I’m not a beekeeper but since I was a child, there has been a hive outside our bathroom. my grandmother always tried to get rid of them but gave up years ago, since they always returned. I didn’t mind them, I love nature and I know they are important to the ecosystem. we learned to live with them, and strangely enough my bee allergies also dissapeared at a young age. Anyway, for some strange reason, this year they are acting different. They are extremely aggressive. a single bee will pick its target and terrorize it constantly. I’ve seen it chase the dog, my cat, and I have also been chased. This has never happened before… what can it be? and what can I do, without having to get rid of them? please help

  • K

    Since the beginning of Fall I noticed bees have become more aggressive. It doesn’t matter where I am. I have been chased/bothered by bees and have witnessed other people having the same experience. They seem to all of a sudden have no fear of humans and will land on you without provocation. I’ve never experienced such an alarming rate of this type of behavior before and it concerns me. We do have Africanized bees in the area and if this only happened at my house I would assume that an Africanized hive was close by. However, this happens wherever I go and unfortunately is almost daily occurrence. It doesn’t make sense at all unless the cooler temperature has something to do with it.

  • Landon

    In the fall season the honey bees will become more aggressive, because they are protecting the honey they have worked so hard to collect. This is actually a good thing, because it shows they have a strong hive have a reason to defend. Also, they will become more defensive if there are yellow jackets or wasps antagonizing your hive.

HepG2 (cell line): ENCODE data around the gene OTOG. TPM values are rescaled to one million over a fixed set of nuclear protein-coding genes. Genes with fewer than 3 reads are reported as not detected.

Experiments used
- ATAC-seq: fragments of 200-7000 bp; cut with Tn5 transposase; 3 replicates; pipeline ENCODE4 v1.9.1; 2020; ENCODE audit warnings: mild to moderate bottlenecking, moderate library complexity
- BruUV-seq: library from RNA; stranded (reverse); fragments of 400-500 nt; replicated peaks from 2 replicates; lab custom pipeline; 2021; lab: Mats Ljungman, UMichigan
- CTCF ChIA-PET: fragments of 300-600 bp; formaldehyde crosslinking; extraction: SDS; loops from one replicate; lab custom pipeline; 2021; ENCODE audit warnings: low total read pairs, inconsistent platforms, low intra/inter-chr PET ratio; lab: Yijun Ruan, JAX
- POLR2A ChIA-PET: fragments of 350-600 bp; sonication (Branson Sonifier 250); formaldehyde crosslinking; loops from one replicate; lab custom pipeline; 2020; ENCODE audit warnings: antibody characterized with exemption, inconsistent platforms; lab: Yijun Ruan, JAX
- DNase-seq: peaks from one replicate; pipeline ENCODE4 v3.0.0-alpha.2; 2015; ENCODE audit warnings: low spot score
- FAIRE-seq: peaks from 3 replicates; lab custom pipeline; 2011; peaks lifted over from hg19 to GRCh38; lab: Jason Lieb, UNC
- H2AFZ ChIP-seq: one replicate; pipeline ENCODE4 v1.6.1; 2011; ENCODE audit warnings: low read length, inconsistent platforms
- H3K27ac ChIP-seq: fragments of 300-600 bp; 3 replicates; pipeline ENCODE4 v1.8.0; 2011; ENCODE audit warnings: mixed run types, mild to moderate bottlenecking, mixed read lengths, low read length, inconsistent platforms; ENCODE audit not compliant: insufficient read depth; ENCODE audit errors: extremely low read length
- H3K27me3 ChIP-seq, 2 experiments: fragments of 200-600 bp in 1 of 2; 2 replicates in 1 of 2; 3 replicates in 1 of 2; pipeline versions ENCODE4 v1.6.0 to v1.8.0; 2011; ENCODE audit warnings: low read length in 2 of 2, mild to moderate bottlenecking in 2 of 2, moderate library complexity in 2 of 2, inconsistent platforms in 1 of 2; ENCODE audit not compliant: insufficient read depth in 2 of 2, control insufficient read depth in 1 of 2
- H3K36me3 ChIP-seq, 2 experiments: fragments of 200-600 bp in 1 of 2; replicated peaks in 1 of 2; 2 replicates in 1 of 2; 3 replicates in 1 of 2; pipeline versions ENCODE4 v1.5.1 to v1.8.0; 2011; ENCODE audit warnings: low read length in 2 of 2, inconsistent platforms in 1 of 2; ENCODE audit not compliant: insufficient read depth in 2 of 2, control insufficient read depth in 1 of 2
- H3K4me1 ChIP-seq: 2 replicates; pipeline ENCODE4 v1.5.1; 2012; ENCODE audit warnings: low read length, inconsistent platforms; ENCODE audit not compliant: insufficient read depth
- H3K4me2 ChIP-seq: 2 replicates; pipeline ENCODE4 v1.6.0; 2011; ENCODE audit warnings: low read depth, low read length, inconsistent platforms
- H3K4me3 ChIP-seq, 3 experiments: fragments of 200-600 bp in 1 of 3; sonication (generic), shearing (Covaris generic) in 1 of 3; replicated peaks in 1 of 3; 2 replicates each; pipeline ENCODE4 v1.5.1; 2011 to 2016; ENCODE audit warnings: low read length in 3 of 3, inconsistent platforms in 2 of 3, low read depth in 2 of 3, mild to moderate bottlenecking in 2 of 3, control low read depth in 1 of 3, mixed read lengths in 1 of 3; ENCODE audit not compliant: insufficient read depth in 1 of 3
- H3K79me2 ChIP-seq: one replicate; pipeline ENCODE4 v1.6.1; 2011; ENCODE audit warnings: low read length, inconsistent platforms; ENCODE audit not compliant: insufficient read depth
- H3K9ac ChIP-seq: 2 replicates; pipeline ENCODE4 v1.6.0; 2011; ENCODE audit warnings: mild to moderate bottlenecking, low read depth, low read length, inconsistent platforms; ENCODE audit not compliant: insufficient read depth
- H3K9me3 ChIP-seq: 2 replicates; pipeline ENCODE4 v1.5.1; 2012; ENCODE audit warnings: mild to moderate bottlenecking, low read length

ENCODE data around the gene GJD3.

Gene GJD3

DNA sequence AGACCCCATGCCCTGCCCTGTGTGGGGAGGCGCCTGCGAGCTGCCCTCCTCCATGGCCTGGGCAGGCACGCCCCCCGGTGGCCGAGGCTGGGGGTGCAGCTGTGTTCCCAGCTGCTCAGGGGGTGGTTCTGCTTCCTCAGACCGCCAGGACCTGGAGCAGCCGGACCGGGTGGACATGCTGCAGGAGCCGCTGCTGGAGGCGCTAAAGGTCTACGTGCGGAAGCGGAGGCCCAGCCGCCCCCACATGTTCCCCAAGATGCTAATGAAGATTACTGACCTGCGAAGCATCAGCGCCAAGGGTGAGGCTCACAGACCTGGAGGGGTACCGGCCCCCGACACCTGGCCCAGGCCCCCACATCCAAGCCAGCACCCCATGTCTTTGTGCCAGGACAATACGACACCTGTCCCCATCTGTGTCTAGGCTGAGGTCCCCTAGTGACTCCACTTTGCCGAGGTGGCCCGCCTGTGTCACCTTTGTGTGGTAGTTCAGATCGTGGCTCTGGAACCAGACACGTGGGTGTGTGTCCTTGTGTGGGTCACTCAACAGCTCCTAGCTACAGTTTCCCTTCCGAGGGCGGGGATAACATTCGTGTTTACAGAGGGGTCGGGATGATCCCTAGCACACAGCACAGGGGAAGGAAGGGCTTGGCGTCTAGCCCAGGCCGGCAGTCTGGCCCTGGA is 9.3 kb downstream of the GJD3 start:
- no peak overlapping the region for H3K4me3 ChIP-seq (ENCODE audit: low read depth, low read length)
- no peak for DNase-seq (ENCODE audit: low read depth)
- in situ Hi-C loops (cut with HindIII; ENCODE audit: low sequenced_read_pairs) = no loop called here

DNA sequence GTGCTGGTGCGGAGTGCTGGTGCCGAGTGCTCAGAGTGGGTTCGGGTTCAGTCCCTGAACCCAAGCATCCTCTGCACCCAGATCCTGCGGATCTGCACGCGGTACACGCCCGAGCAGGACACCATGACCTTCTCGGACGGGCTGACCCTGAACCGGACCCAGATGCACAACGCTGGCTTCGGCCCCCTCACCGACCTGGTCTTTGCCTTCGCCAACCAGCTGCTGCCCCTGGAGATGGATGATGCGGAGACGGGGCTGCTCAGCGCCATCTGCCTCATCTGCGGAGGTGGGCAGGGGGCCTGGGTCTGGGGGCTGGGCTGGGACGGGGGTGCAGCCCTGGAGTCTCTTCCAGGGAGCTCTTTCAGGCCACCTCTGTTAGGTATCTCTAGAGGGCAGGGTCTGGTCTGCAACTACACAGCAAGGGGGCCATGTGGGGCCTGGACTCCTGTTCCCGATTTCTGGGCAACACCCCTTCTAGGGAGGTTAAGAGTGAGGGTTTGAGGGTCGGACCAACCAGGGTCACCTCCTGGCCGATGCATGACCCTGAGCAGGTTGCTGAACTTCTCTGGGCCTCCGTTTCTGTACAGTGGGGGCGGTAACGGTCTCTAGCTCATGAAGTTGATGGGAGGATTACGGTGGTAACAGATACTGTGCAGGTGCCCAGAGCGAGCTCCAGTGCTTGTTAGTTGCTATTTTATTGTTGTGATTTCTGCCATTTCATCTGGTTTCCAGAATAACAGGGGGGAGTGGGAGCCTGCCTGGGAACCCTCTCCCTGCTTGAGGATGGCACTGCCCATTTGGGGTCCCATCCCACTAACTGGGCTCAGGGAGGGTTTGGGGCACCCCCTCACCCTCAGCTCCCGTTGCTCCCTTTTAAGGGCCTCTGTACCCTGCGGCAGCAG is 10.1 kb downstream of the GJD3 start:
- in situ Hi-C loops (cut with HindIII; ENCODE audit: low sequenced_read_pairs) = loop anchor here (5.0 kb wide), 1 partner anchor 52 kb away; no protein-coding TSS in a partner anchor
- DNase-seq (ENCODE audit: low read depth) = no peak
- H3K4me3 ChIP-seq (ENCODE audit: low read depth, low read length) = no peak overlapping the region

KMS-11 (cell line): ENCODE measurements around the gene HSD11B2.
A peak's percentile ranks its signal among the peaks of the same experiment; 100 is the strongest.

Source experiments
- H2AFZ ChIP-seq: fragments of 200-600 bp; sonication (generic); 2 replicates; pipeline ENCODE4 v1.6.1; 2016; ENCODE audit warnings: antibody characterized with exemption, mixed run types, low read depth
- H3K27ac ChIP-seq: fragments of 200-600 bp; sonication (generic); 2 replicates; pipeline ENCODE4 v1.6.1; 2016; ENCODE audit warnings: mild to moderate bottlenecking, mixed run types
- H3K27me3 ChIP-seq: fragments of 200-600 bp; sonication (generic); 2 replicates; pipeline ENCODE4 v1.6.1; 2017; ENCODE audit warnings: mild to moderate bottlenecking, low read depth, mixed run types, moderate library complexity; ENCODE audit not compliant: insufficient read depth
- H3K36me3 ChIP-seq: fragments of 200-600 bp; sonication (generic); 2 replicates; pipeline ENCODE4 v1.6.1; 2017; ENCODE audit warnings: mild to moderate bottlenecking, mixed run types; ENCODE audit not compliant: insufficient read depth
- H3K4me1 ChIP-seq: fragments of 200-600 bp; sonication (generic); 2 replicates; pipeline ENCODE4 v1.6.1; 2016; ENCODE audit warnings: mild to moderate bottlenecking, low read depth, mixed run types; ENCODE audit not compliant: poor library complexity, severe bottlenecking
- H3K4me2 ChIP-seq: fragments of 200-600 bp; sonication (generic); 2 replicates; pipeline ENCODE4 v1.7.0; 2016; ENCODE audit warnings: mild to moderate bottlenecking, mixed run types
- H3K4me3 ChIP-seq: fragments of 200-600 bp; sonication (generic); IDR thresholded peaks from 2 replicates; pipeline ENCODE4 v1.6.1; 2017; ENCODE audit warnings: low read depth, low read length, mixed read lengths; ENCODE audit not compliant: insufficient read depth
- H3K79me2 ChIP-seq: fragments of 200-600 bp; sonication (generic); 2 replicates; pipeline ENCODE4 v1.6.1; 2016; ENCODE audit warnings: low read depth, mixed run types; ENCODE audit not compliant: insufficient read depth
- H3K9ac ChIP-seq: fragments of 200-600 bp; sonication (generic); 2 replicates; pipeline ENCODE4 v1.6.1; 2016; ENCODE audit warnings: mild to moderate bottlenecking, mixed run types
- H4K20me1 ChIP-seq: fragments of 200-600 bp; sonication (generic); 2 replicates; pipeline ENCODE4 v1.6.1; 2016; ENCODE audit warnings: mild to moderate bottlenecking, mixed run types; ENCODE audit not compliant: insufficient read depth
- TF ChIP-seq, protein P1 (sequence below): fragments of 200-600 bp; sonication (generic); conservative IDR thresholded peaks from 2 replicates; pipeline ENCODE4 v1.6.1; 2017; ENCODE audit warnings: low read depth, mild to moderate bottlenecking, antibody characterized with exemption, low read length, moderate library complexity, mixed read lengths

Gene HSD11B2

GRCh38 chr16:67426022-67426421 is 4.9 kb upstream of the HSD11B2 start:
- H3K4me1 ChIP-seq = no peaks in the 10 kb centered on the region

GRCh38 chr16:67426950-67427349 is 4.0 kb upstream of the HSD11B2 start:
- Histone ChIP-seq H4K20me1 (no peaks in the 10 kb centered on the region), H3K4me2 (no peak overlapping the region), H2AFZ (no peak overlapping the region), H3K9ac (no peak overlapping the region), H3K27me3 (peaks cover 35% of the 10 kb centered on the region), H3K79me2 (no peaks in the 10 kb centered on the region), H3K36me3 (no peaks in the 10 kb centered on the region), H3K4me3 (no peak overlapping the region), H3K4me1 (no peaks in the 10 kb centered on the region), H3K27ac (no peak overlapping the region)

• Kevin@BackyardEcosystem

    If they are that aggressive you may need to requeen them.

  • Kevin@BackyardEcosystem

    Are you sure these are honeybees? Even africanized bees should ignore you away from the hive.

  • Kevin@BackyardEcosystem

    I take it the bees are in the wall? You may have to contact a beekeeper who does cutouts to move them into a hive. How high is the entrance? Are they in the wall, the roof, or a tree?

  • Kevin@BackyardEcosystem

    Or if humans have been harassing the hive.

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Backyard Ecosystem began as an expression of my determination to make a difference in our own backyard. Literally and metaphorically making a difference at the micro level of my yard and to operate at macro level of treating the entire planet as something I am an integral part of and whose destiny is shaped everyday by what I do in my corner of the world.